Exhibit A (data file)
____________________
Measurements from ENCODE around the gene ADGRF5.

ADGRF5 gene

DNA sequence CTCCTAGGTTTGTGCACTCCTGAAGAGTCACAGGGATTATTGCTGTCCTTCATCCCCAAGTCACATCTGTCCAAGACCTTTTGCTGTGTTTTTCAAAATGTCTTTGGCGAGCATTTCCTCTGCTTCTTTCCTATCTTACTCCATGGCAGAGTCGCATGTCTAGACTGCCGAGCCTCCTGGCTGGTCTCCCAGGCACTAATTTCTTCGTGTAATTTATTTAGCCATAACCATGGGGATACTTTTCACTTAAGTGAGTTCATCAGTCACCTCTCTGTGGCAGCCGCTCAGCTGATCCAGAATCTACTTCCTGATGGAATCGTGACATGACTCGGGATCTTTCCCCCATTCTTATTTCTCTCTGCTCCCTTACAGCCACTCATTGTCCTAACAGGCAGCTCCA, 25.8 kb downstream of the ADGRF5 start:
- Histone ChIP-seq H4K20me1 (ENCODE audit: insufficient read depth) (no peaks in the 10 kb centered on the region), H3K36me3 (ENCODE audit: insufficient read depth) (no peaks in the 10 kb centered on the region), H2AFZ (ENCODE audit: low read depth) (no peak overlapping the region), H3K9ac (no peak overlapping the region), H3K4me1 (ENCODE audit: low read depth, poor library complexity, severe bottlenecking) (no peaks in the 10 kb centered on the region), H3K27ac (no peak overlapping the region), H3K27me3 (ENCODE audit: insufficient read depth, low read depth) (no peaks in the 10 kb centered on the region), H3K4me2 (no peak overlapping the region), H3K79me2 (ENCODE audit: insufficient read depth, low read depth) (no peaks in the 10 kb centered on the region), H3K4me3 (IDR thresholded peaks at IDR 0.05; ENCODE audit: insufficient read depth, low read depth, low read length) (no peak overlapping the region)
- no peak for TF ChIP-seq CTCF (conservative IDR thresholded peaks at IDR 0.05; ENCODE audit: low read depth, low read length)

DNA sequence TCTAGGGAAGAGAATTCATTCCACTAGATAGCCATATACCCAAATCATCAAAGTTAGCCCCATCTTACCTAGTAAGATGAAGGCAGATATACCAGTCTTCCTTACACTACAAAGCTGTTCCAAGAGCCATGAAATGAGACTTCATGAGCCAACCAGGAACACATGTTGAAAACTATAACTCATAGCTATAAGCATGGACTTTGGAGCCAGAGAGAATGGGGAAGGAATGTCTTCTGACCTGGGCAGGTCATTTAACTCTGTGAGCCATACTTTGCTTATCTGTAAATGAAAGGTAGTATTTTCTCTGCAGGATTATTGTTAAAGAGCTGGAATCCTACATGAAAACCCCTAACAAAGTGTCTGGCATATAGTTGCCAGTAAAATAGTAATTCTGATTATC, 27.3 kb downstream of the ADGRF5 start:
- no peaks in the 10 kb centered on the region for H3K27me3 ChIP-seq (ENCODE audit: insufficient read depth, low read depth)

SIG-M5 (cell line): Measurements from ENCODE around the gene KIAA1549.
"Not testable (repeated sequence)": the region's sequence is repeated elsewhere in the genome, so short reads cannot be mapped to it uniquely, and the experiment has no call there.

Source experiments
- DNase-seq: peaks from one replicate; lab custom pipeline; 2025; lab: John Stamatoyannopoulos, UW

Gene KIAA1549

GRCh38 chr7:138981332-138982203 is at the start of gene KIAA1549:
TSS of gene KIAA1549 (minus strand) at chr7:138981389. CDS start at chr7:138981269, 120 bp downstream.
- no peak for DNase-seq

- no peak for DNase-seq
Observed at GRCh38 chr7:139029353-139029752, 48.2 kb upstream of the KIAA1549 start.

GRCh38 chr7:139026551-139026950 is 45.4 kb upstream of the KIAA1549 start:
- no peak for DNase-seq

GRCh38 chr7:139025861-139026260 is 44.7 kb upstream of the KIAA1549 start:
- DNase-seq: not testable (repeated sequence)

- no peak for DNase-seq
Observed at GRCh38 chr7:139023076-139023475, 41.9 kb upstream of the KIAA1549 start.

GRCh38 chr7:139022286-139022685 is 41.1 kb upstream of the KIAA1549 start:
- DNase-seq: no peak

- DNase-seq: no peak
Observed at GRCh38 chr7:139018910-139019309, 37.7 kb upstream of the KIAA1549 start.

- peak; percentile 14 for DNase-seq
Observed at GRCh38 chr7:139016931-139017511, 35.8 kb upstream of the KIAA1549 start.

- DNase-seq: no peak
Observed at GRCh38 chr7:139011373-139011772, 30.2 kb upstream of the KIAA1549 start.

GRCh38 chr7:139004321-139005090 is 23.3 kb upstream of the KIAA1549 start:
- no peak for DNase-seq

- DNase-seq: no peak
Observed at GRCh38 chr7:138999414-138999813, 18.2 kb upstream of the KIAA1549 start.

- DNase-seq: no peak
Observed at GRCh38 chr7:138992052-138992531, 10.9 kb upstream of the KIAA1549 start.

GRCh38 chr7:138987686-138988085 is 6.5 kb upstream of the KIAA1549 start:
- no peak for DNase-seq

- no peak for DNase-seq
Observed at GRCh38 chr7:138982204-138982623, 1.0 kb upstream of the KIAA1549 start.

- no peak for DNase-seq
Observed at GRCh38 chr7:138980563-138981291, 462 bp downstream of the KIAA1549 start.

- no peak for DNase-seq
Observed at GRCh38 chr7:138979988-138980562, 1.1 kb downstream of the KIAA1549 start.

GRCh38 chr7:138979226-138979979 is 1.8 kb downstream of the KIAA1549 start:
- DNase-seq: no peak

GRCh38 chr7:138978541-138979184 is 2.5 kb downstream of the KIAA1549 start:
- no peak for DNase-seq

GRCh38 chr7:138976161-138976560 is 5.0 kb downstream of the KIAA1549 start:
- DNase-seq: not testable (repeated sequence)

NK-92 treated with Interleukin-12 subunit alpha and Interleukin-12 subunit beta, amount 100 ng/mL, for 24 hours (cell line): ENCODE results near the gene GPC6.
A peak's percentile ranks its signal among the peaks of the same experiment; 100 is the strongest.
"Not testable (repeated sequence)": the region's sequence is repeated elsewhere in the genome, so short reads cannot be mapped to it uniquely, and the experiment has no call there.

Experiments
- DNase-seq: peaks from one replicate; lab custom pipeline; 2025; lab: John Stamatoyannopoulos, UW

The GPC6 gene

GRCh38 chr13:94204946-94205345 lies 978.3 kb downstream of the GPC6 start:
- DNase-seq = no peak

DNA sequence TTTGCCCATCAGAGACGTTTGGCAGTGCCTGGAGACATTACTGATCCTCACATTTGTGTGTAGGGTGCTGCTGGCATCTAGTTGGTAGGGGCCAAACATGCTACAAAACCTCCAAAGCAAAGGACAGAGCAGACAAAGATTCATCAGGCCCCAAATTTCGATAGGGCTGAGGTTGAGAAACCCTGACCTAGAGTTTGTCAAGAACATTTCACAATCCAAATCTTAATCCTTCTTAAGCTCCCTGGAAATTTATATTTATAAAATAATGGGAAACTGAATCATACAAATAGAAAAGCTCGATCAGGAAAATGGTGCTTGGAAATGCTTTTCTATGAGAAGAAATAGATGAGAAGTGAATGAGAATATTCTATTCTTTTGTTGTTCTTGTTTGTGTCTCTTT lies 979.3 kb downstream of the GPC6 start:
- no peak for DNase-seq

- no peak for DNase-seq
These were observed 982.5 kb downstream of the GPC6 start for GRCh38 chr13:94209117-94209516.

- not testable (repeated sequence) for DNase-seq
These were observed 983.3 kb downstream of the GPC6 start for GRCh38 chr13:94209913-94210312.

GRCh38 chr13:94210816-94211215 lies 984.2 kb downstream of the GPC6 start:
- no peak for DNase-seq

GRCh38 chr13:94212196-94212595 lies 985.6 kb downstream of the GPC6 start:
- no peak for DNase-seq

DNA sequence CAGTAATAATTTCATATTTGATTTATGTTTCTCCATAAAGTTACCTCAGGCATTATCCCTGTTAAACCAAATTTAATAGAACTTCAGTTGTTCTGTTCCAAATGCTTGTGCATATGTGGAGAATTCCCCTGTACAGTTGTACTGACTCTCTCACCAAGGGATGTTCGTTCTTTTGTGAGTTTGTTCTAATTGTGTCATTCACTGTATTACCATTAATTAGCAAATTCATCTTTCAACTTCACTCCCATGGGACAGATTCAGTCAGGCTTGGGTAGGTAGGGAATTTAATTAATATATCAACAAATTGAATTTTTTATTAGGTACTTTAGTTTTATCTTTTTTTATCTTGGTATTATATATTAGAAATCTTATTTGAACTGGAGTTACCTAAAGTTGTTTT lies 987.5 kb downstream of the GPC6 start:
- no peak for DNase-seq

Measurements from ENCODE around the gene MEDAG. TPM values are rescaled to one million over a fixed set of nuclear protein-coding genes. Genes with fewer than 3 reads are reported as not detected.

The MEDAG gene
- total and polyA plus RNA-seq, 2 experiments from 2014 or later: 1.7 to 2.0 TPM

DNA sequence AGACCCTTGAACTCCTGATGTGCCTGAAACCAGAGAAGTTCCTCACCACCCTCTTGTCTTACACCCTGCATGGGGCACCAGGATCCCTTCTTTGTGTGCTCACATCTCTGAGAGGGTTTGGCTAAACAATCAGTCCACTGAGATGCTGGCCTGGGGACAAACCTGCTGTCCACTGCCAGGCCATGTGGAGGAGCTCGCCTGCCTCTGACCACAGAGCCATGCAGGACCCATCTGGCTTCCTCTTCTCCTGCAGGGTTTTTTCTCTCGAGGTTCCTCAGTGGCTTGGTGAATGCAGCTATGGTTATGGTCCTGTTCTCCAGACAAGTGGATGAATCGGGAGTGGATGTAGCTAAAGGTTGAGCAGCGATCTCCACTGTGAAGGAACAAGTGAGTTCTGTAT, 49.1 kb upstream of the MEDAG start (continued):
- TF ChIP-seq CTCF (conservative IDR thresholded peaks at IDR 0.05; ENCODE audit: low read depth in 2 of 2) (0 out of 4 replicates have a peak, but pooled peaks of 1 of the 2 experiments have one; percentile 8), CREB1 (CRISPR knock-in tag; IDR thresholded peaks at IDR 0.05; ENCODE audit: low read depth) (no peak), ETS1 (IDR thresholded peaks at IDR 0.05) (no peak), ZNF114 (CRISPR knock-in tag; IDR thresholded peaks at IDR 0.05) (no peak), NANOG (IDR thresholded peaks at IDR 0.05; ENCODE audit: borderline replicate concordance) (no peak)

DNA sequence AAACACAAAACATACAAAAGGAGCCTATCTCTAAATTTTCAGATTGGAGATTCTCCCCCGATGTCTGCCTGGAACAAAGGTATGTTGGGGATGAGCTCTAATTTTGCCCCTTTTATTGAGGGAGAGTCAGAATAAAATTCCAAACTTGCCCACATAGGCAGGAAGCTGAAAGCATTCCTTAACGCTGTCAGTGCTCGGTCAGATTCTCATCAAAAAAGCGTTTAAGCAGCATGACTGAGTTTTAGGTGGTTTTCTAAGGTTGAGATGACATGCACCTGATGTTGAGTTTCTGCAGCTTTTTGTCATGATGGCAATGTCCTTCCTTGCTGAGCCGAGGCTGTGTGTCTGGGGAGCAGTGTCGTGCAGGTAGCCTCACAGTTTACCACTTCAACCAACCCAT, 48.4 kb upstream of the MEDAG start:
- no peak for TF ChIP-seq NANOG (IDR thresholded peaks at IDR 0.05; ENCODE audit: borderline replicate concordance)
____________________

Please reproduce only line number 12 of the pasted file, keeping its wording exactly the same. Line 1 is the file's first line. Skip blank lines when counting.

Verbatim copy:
Gene KIAA1549